In our recent eHealth Benchmark Survey, nearly 60 percent of respondents indicated they currently have clinical trial features on their website…or plan to add them in the next six months. Clinical trial information is detailed and often includes extremely technical content, so why are so many organizations adding trials to their consumer-oriented sites?
Here are three great reasons:
- They help improve your relationship with research physicians. It’s important to maintain good relationships with your physicians. When they’re conducting healthcare research, you can help them promote their studies, identify subjects, and provide interested individuals with important information. The Web is a perfect vehicle for this information.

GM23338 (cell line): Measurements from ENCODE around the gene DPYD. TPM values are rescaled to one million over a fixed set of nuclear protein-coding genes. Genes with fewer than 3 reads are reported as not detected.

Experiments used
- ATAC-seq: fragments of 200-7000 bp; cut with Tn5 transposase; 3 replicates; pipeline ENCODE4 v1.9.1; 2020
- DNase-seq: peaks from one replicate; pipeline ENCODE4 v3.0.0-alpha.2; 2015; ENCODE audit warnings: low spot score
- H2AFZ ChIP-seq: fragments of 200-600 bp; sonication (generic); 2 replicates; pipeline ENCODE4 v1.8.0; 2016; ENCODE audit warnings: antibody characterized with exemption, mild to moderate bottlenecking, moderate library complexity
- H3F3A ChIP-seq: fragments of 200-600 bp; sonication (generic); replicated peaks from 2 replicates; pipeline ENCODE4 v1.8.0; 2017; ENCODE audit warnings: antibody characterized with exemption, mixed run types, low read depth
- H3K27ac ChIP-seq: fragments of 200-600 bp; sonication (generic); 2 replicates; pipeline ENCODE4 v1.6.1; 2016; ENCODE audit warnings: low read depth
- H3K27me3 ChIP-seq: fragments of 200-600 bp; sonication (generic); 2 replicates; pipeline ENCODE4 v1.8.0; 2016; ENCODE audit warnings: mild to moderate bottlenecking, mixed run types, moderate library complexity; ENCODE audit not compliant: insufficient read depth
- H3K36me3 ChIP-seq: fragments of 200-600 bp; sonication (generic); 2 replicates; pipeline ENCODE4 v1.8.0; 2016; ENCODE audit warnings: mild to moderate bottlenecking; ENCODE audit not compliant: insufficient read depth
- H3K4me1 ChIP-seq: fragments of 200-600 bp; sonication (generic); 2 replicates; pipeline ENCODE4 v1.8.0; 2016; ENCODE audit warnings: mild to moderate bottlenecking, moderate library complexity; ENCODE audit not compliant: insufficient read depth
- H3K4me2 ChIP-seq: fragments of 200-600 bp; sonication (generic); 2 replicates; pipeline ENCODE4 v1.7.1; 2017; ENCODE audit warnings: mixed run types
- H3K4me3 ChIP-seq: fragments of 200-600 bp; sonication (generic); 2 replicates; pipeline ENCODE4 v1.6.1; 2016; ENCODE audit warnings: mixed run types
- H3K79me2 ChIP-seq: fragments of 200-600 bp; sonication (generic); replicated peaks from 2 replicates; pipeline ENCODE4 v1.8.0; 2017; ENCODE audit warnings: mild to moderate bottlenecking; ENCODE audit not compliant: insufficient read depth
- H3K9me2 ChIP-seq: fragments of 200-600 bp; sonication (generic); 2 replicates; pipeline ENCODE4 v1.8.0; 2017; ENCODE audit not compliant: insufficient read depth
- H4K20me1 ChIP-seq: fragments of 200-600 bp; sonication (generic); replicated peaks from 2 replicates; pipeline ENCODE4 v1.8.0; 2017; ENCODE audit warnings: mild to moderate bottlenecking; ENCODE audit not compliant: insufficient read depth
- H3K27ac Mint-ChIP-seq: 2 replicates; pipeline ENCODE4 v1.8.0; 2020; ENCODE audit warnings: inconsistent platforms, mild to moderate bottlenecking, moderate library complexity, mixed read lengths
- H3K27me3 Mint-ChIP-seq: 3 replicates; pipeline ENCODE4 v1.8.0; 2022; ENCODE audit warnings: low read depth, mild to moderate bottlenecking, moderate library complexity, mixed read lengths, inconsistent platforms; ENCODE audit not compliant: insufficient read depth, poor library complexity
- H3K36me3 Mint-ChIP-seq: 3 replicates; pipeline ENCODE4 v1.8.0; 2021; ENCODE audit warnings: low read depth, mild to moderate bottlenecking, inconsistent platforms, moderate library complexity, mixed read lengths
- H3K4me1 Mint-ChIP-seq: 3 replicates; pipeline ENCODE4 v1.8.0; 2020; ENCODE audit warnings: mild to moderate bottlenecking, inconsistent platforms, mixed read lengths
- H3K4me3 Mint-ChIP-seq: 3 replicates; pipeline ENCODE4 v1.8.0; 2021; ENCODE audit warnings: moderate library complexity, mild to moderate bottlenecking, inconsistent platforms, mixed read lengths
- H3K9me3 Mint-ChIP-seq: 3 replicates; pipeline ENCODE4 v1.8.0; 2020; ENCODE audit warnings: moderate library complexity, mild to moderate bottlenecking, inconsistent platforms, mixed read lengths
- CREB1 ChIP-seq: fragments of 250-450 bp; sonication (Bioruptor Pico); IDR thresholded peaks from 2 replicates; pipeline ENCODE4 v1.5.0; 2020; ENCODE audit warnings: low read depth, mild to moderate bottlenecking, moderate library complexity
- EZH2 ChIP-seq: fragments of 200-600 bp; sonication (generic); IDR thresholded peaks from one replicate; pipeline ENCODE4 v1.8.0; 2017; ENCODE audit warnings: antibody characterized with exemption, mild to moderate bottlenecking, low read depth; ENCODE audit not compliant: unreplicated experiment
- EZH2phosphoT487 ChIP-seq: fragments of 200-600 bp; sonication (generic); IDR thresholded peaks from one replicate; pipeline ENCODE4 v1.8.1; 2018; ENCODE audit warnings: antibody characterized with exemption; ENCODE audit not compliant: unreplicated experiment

- They help you promote your quality service lines and expand your brand awareness. Performing healthcare research demonstrates your dedication to improving medical treatments. Placing the clinical trial information on your website helps you differentiate your service lines and promotes the quality care you provide. (This becomes even more effective when you place relevant and timely clinical trial information in a SmartPanel on service line pages.)
- They help improve your search engine optimization (SEO) efforts. The detailed, technical terminology often used in describing clinical trials is a great magnet for search engine optimization. While each trial may only attract a few hits, individuals visiting those pages are high-value visitors. Taken in aggregate, the content and visits can boost your SEO efforts.